by Rajeswari Satish | Aug 20, 2019
A preponderance of lyrics praising the glory of Rama reveals the peerless RAmabhakti of TyAgarAja. Did you also know that his activist mentality shines through in many of his compositions? As I was looking up some of the kritis I have learned, I was awed by some of his work that are germane to issues we face today! TyAgarAja the activist and reformer speaks out through these four kritis:
Kriti: Yagnadulu, RagamJayamanohari, Talam: Adi
lajnAnulugalarA O manasA
In this kriti set in raga Jayamanohari, he condemns animal cruelty by bringing to attention the heinous act of animal sacrifice, illegal but still prevalent in some communities. Ritual killing of an animal to appease a certain deity finds mention in the vedas. Ashvamedha or horse sacrifice is said to have been performed by ancient kings. Tyagaraja says: “O’ Mind! There are people who declare that sacrifices lead to prosperity and happiness. It is the height of ignorance to resort to such devilish observances involving cruelty to animals.” At a time when these acts were perhaps the norm, TyAgarAja’s words illustrate his compassion, immense wisdom and independent thinking.
Kriti: Kanukonusowkhamu, Ragam: Nayaki, Talam: Rupakam
In this beautiful Nayaki kriti, Tyagaraja proudly says, “I have had the unique privilege of having had a direct glimpse of Rama. Even Brahma cannot aspire for such an honor. Unless there is harmonious integration of the body and mind oriented towards God, one cannot succeed by merely putting on the garb of spirituality and imposing on others”.
Tyagaraja is confident that he attained the auspicious darshan of RAma with his single minded, concentrated, and unadulterated devotion, with no other goal other than getting a glimpse of his beloved RAma. Don’t we come across umpteensuch pseudo spirituals that just put on their garbs and exploit vulnerable people these days? I hear Tyagaraja’s progressive voice in condemning such individuals.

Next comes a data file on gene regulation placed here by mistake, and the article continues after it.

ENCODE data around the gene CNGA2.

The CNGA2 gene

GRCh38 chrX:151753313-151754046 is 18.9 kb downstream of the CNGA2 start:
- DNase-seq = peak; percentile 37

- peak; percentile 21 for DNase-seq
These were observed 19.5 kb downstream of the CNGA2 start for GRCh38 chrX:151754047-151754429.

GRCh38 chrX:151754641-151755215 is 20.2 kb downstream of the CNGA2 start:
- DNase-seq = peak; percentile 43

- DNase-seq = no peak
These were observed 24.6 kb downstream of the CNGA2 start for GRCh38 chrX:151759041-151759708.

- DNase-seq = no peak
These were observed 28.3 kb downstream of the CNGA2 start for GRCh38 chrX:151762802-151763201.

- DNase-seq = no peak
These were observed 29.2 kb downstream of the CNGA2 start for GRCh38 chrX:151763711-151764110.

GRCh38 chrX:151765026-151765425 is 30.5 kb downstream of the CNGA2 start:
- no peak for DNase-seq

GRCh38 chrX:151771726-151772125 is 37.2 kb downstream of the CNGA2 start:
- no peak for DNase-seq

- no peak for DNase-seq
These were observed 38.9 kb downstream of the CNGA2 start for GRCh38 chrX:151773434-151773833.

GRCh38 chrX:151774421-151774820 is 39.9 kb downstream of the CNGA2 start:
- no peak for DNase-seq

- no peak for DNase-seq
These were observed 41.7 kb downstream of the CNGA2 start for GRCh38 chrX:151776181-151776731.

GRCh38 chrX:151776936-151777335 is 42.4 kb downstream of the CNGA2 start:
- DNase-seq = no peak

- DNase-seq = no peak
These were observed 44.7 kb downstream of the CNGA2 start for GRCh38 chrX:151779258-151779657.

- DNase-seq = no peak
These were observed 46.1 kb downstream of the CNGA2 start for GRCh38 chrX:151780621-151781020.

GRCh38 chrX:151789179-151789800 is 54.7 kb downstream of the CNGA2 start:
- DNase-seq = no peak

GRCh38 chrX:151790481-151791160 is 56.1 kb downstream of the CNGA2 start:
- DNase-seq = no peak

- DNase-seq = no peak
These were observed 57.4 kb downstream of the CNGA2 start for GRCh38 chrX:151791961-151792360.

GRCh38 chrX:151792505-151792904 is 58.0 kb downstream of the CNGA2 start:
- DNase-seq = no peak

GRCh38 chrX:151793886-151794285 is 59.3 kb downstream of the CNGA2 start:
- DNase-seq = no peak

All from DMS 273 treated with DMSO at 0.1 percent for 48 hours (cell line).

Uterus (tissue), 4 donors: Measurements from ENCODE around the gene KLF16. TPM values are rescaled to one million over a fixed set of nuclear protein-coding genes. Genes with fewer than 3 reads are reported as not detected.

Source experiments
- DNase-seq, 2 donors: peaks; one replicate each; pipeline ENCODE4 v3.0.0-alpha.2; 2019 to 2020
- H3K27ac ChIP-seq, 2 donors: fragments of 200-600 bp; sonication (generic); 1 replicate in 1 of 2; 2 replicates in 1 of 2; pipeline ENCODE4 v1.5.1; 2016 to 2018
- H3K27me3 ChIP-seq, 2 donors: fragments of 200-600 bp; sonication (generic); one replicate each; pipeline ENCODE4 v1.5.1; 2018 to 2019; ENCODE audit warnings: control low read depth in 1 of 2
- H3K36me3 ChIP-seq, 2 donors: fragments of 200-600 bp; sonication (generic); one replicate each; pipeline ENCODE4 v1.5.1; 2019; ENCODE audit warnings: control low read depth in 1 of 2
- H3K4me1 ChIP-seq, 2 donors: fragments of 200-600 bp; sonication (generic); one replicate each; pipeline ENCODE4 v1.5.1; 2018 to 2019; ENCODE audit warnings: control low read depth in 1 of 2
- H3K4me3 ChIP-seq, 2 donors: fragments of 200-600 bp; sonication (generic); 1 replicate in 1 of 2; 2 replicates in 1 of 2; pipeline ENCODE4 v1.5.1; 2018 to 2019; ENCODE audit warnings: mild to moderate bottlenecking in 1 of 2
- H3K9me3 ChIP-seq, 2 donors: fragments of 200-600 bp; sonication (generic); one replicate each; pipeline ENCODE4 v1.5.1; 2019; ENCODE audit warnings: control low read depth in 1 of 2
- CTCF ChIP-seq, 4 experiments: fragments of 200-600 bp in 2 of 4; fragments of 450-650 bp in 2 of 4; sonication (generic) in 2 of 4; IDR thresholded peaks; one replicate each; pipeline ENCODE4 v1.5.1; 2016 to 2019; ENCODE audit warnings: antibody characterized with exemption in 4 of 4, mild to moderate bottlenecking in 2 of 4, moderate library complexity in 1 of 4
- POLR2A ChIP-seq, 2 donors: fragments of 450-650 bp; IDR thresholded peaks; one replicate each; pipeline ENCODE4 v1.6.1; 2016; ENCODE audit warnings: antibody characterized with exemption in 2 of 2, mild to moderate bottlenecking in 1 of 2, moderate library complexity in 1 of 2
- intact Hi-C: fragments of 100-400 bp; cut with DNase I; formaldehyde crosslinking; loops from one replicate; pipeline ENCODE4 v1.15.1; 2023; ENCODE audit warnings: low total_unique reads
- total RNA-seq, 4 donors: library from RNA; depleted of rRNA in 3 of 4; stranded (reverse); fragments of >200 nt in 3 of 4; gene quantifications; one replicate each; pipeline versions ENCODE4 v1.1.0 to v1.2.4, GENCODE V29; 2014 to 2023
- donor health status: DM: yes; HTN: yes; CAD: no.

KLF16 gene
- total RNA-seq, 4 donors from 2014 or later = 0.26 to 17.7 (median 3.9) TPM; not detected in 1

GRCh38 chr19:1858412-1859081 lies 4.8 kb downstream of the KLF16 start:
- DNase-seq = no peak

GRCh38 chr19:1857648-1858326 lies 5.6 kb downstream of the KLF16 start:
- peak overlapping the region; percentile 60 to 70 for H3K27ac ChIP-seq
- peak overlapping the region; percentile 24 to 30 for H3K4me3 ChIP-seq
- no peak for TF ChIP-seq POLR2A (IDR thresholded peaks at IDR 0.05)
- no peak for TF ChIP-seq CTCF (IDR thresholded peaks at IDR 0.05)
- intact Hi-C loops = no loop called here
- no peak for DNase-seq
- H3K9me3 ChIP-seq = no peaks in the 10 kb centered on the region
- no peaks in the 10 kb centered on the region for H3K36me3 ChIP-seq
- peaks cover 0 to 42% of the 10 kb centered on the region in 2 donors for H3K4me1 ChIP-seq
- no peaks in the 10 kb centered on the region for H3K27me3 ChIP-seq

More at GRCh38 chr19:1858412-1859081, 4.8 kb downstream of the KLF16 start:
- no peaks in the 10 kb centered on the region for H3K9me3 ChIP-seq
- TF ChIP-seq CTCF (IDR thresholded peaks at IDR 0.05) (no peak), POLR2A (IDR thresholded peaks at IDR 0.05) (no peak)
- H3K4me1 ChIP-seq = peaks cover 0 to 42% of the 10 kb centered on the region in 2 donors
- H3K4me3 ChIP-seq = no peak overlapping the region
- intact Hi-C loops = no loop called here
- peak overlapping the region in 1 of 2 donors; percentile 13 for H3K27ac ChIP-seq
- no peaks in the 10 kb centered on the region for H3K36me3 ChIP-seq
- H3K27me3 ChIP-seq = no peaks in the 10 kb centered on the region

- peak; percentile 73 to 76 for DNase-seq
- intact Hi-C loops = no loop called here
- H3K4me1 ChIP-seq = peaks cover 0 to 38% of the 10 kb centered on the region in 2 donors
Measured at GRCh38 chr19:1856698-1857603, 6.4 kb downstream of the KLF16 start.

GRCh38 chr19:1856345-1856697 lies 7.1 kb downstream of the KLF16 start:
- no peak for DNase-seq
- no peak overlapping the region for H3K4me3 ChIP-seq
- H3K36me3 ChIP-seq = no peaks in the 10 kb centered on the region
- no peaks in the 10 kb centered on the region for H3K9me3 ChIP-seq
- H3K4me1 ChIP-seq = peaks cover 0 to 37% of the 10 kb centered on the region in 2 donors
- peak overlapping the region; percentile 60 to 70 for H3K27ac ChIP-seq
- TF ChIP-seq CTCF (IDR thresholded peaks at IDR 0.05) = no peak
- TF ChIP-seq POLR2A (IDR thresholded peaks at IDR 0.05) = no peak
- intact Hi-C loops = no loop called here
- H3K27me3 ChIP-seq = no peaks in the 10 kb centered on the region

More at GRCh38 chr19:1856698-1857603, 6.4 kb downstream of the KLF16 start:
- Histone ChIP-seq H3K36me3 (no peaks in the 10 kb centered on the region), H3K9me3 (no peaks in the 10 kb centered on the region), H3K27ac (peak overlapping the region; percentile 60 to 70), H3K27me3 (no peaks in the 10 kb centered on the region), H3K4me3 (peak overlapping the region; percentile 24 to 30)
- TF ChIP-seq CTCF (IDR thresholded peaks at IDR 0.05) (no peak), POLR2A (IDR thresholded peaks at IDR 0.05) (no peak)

Kriti: Padavi Ni, Ragam: Salagabhairavi, Talam: Adi
The last charaNam starting with “TyAgarAjanuta” is the only one generally sung in performances but I want to refer to the earlier passages here: What contributes to one’s status? By status, or padavi, TyAgarAja means not the stature or popularity that one has in society, but trueearned respect. He asks, “Does mere lip service to the scriptures help? Does mere pretense of doing japa and practicing austerities contribute to status? Does it help to have wealth, wishes or connections in high places?” Tyagaraja could be living today and asking the very same questions. Finally, he states that to be ignorant of the doctrines and principles (as demonstrated by RAma) diminishes the status of a person.
Kriti: Vacchunu Hari, Ragam: Kalyani, Talam: Adi
Vacchunu Hari ninnujUdaVacchunu Hari ninnujoochi
Mecchunu Hari ninnujoochi
The highlight of this kriti is the charaNam, where TyAgarAja declares that no amount of mindless chanting, meditation or penance will bring you closer to God. Love and worship Hari with all your heart, detesting worldly pleasures, he exhorts. The message seems rather confusing, since we resort to japa and tapa to praise and show our love to the divine. What Tyagaraja attempts to convey is that, involving oneself in any kind of japa or puja with the purpose of attractingsocial attention, and no real love for God, is futile.
I am sure that there are numerous other examples of TyAgarAja’s social awareness, and activist nature in other kritis. Musically and lyrically, the brilliance of TyAgarAja will undoubtedly stand the test of time.
Govinda Rao, T.K. (1995) Compositions of Tyagaraja. Chennai: Ganamandir Publications, 1995. pp, 322, 341, 376, 812